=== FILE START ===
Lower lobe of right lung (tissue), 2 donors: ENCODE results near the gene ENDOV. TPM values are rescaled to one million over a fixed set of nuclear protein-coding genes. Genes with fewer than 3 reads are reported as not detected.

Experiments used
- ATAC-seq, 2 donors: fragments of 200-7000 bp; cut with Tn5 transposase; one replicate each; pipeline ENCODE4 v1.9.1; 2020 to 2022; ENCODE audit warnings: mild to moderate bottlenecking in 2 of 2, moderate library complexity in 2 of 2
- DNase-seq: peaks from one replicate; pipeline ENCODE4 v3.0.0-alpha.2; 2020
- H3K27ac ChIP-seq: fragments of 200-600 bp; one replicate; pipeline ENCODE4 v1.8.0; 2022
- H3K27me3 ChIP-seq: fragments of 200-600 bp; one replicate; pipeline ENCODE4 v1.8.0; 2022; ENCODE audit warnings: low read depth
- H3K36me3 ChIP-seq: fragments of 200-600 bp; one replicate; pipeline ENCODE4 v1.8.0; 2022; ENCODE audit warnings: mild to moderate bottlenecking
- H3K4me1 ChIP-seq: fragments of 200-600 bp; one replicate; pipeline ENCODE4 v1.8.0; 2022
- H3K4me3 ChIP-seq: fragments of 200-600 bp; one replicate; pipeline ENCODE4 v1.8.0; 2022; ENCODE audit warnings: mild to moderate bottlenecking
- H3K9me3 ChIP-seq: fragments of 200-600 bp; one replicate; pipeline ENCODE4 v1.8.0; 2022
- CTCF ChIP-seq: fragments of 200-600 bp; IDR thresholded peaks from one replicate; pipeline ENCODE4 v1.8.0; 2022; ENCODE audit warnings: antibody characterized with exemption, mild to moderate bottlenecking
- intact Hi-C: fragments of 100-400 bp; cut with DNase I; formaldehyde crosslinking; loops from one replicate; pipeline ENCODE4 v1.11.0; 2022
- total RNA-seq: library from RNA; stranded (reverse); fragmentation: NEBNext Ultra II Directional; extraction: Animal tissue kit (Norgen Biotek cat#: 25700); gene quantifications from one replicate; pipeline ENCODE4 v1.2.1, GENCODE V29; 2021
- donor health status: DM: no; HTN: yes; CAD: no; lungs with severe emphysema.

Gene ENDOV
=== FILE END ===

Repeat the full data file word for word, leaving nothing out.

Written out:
Lower lobe of right lung (tissue), 2 donors: ENCODE results near the gene ENDOV. TPM values are rescaled to one million over a fixed set of nuclear protein-coding genes. Genes with fewer than 3 reads are reported as not detected.

Experiments used
- ATAC-seq, 2 donors: fragments of 200-7000 bp; cut with Tn5 transposase; one replicate each; pipeline ENCODE4 v1.9.1; 2020 to 2022; ENCODE audit warnings: mild to moderate bottlenecking in 2 of 2, moderate library complexity in 2 of 2
- DNase-seq: peaks from one replicate; pipeline ENCODE4 v3.0.0-alpha.2; 2020
- H3K27ac ChIP-seq: fragments of 200-600 bp; one replicate; pipeline ENCODE4 v1.8.0; 2022
- H3K27me3 ChIP-seq: fragments of 200-600 bp; one replicate; pipeline ENCODE4 v1.8.0; 2022; ENCODE audit warnings: low read depth
- H3K36me3 ChIP-seq: fragments of 200-600 bp; one replicate; pipeline ENCODE4 v1.8.0; 2022; ENCODE audit warnings: mild to moderate bottlenecking
- H3K4me1 ChIP-seq: fragments of 200-600 bp; one replicate; pipeline ENCODE4 v1.8.0; 2022
- H3K4me3 ChIP-seq: fragments of 200-600 bp; one replicate; pipeline ENCODE4 v1.8.0; 2022; ENCODE audit warnings: mild to moderate bottlenecking
- H3K9me3 ChIP-seq: fragments of 200-600 bp; one replicate; pipeline ENCODE4 v1.8.0; 2022
- CTCF ChIP-seq: fragments of 200-600 bp; IDR thresholded peaks from one replicate; pipeline ENCODE4 v1.8.0; 2022; ENCODE audit warnings: antibody characterized with exemption, mild to moderate bottlenecking
- intact Hi-C: fragments of 100-400 bp; cut with DNase I; formaldehyde crosslinking; loops from one replicate; pipeline ENCODE4 v1.11.0; 2022
- total RNA-seq: library from RNA; stranded (reverse); fragmentation: NEBNext Ultra II Directional; extraction: Animal tissue kit (Norgen Biotek cat#: 25700); gene quantifications from one replicate; pipeline ENCODE4 v1.2.1, GENCODE V29; 2021
- donor health status: DM: no; HTN: yes; CAD: no; lungs with severe emphysema.

Gene ENDOV